The deceased Pilot, Manyuni was known within the army to be an upwardly mobile aviator and in particular an air power proponent.
“I was hurt and very disappointed because nobody knows why he decided to crash a well-functioning aircraft,” stated Phatshwane – a veteran pilot with over 40 years of experience under the Air Arm unit.
Phatshwane went on to express shock at Manyuni’s flagrant disregard for the rules of the game, “they were in a formation if you recall well and the guiding principle in that set-up is that if you have any problem, you immediately report to the formation team leader and signal a break-away from the formation.
Manyuni disregarded all these basic rules, not even to report to anybody-team members or even the barracks,” revealed Phatshwane when engaged on the much-publicised 2018 incident that took the life of a Rakops-born Pilot of BDF Class 27 of 2003/2004.
Phatshwane quickly dismisses the suggestion that perhaps the Fighter Jet could have been faulty, “the reasons why I am saying I was disappointed is that the aircraft was also in good condition and well-functioning. It was in our best interest to know what could have caused the accident and we launched a wholesale post-accident investigation which revealed that everything in the structure was working perfectly well,” he stated.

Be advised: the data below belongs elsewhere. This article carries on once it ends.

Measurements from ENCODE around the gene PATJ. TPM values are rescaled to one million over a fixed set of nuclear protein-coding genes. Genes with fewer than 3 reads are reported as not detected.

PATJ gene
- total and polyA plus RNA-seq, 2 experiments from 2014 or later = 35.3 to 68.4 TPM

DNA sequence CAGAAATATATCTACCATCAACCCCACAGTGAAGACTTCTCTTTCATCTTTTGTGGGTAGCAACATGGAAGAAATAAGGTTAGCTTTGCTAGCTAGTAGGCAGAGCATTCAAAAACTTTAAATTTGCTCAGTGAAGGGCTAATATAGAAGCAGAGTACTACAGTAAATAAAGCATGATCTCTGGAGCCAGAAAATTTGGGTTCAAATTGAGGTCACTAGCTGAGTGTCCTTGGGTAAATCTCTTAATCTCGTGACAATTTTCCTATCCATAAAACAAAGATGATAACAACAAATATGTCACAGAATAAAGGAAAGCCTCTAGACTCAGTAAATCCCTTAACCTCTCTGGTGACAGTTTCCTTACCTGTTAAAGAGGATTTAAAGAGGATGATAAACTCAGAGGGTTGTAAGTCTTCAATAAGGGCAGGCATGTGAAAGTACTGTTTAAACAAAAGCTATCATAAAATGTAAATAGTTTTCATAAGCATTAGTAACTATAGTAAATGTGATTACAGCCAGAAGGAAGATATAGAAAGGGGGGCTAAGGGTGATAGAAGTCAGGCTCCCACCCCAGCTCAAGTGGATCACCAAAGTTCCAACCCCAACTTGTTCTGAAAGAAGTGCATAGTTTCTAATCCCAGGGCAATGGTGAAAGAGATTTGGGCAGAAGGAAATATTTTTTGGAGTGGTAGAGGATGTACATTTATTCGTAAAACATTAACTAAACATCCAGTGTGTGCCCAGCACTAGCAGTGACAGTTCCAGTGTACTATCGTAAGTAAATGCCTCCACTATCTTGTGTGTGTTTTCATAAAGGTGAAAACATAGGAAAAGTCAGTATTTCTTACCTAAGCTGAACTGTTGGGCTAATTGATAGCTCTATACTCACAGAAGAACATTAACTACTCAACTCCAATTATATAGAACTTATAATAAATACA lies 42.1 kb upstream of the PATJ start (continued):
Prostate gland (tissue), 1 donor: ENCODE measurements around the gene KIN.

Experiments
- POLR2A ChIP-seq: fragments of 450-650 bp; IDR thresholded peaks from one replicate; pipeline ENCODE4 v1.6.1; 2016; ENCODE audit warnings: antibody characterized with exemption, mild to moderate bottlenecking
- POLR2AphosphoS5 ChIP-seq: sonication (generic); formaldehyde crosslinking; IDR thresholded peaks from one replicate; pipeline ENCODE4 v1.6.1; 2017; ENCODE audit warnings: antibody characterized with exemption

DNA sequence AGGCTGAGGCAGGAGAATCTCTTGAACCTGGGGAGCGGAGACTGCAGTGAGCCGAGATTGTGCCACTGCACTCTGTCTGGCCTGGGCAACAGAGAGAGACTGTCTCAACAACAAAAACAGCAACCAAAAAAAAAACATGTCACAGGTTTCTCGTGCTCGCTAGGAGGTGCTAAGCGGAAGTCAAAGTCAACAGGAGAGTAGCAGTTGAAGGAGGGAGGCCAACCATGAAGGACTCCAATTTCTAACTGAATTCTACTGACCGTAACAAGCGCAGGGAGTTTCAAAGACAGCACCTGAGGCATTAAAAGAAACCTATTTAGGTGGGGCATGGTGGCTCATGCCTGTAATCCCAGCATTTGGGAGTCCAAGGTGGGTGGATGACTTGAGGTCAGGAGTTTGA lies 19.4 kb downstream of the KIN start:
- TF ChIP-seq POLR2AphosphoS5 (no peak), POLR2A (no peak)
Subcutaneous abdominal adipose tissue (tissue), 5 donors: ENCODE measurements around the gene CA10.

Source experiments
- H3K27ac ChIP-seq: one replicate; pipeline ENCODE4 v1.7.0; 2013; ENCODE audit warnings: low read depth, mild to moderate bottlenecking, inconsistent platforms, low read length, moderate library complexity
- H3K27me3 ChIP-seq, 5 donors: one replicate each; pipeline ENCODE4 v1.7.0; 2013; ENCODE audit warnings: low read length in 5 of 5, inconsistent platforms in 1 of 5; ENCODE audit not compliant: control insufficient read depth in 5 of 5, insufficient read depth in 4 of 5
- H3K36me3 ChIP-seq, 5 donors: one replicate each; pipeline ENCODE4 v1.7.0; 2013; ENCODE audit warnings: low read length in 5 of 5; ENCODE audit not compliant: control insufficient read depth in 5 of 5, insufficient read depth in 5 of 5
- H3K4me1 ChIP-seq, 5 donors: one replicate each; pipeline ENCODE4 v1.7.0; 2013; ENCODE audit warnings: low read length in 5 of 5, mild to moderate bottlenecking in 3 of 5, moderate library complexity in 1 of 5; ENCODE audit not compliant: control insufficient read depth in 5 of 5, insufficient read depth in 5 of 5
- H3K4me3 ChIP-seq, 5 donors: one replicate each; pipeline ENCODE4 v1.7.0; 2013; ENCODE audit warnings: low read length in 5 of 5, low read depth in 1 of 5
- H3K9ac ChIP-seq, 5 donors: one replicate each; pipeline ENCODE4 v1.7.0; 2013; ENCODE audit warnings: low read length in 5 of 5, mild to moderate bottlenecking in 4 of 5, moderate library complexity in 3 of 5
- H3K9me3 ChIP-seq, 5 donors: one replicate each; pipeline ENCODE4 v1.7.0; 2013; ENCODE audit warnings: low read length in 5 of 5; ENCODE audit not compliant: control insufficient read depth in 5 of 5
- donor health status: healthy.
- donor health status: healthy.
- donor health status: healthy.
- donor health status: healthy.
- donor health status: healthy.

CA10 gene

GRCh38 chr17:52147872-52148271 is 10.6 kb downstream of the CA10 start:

Phatshwane continued: “we thoroughly assessed the condition of the engine of the aircraft as well as the safety measures-especially the ejection seat which is the Pilot’s best safety companion under any life-threatening situation. All were perfectly functional.”
In aircrafts, an ejection seat or ejector seat is a system designed to rescue the pilot or other crew of an aircraft in an emergency. The seat is propelled out of the aircraft by an explosive charge or rocket motor, carrying the pilot with it.”
Manyuni knew about all these safety measures and had checked their functionality prior to using the Aircraft as is routine practice, according to Phatshwane. Could Manyuni have been going through emotional distress of some sort? Phatshwane says while he may never really know about that, what he can say is that there are laid out procedures in aviation guiding instances of emotional instability which Manyuni also knew about.
“We don’t allow or condone emotionally or physically unfit Pilots to take charge of an aircraft. If a Pilot feels unfit, he reports and requests to be excused. We will subsequently shift the task to another Pilot. We do this because we know the risks of leaving an unfit pilot to fly an aircraft,” says Phatshwane.
Despite having happened a day before the BDF day, Phatshwane says the BDF day mishap did not really affect the BDF day preparations, although it emotionally distracted Manyuni’s flying formation squad a bit, having seen him break away from the formation to the stone-hearted ground. The team soldiered on and immediately reported back to base for advice and way forward, according to Phatshwane.